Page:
Now I am pretty sure that your curious mind has wondered – at least once – just how much is going on online at any given moment. Well here’s the answer to your question – not exactly in same terms, perhaps, but close enough. An infographic by Shanghai Web Designers ((60 Seconds)) tells you what happens on the Internet every 60 seconds – or every minute.
So…did you know that every 60 seconds…
- more than 694,445 searches are done on Google?
- more than 6,600 photos are uploaded on Flickr?
- more than 600 videos are uploaded on YouTube? This translates to more than 25 hours of viewing pleasure (or displeasure, as the case may be)
- 695,000 statuses are updated on Facebook, 79,364 messages are posted on walls, and 510,040 comments are made?
- more than 168,000,000 e-mails are sent? So who was that again who said that e-mail was dead???
- 98,000 tweets are published on Twitter? I don’t know if this includes RTs and @replies, though.
Pretty impressive numbers, but I think the guys who made this infographic missed one vital stat: that every 60 seconds, an infographic (or two) is published. At least that’s what my Twitter stream and Facebook feed tells me. 😉
Admit it. You’ve wanted a hoverboard forever, or anything that hovers and actually works, for that matter. The idea of having a means of going around without wheels touching the ground (without having to take an airplane, that is) is something that most every person dream about. Well, at least most every person that I know.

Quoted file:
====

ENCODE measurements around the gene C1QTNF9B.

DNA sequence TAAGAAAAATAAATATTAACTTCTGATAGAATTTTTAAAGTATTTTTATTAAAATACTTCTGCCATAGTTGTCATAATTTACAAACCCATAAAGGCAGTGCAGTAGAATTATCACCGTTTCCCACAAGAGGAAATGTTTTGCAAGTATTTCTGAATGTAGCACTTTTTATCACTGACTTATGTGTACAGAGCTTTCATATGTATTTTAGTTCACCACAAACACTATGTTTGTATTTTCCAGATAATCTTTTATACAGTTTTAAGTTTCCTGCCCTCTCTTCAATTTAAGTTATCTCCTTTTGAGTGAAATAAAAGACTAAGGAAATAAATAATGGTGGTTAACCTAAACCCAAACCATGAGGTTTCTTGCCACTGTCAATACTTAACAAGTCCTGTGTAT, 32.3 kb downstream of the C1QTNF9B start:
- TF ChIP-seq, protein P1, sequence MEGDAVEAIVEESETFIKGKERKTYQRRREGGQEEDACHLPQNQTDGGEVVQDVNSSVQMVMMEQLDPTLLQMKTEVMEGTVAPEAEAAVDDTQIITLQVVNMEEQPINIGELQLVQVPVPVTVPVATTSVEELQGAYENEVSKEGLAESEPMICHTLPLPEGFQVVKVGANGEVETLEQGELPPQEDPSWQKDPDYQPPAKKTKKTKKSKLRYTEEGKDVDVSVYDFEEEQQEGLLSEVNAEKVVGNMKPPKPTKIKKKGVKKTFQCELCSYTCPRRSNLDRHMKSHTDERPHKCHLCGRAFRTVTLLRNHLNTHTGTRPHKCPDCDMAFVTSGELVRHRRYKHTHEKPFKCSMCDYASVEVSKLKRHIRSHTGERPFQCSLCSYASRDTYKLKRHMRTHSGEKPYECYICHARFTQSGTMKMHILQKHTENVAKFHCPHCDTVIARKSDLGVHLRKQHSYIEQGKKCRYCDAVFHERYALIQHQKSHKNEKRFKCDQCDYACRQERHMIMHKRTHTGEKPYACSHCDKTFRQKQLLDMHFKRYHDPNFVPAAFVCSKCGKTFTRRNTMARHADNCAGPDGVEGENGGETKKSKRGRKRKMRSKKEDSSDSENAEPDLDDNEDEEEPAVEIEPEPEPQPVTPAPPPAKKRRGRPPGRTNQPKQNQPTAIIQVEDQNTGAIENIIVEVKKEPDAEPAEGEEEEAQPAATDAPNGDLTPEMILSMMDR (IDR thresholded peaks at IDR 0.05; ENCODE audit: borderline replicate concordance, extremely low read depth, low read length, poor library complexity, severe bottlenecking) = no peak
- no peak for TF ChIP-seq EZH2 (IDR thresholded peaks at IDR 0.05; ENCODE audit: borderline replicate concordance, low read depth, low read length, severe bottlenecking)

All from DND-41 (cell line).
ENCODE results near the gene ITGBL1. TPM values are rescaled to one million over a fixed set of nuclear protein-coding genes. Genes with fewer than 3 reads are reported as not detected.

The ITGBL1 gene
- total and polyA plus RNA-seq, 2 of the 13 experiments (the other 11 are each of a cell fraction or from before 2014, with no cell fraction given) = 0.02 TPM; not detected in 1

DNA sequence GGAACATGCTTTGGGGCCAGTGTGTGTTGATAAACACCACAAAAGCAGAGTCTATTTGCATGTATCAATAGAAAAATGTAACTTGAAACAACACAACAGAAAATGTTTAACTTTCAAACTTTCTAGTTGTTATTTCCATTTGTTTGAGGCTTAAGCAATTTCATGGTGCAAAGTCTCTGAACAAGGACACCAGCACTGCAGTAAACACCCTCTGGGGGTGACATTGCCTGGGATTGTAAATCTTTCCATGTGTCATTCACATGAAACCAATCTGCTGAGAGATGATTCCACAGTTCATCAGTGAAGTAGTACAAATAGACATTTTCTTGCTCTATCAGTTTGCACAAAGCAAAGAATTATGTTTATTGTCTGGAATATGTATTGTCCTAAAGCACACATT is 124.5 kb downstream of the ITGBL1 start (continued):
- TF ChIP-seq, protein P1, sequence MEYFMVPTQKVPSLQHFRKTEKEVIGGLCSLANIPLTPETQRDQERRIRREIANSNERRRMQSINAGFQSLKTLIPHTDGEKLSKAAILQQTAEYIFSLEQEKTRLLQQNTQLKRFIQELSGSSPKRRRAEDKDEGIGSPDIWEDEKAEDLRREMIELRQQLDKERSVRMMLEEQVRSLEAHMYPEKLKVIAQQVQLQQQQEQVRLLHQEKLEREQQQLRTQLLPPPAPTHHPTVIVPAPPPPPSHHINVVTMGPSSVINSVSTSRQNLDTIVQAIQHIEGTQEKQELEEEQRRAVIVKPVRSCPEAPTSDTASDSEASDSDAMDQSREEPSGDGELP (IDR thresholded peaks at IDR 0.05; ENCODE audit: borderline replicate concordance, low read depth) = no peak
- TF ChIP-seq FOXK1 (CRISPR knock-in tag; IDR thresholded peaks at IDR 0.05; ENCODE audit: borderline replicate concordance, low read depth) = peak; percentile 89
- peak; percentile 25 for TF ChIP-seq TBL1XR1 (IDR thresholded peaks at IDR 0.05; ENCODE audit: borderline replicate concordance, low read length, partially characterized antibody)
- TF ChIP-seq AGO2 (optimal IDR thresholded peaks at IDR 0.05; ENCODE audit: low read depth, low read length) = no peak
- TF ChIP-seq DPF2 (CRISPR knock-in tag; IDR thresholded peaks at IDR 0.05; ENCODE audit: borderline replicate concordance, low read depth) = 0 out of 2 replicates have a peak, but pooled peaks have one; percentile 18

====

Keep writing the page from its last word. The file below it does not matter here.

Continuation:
Thanks to Chris Malloy, a real life hoverbike just might be within our reach in the near future. The hoverbike he is making can be seen below. It has two rotor blades (made from Tasmanian Oak, with the edges being carbon fiber) at the ends, while the seat and control area are in the middle. As you can see, the bike is almost as long as a car!
The bike has an engine packing a whopping 1170cc, with the rotors receiving 80kW each. The designer/maker thinks that the hoverbike has the ability to hover – more like fly – up to 10,000 feet (that’s 3000 meters) and go as fast as 278 kilometers per hour.
Here is how the hoverbike would look like in action.
Thorough testing is set to begin, so that the hoverbikes can be put into production. If you want one (you know you do), you have to start saving up $40,000 as that is supposed to be the base price for the hoverbike. Malloy and his team are willing to make working prototypes for those who cannot wait, though, but I don’t know the price tag of those. Alternatively, donate to their project, and get a chance to win a working prototype.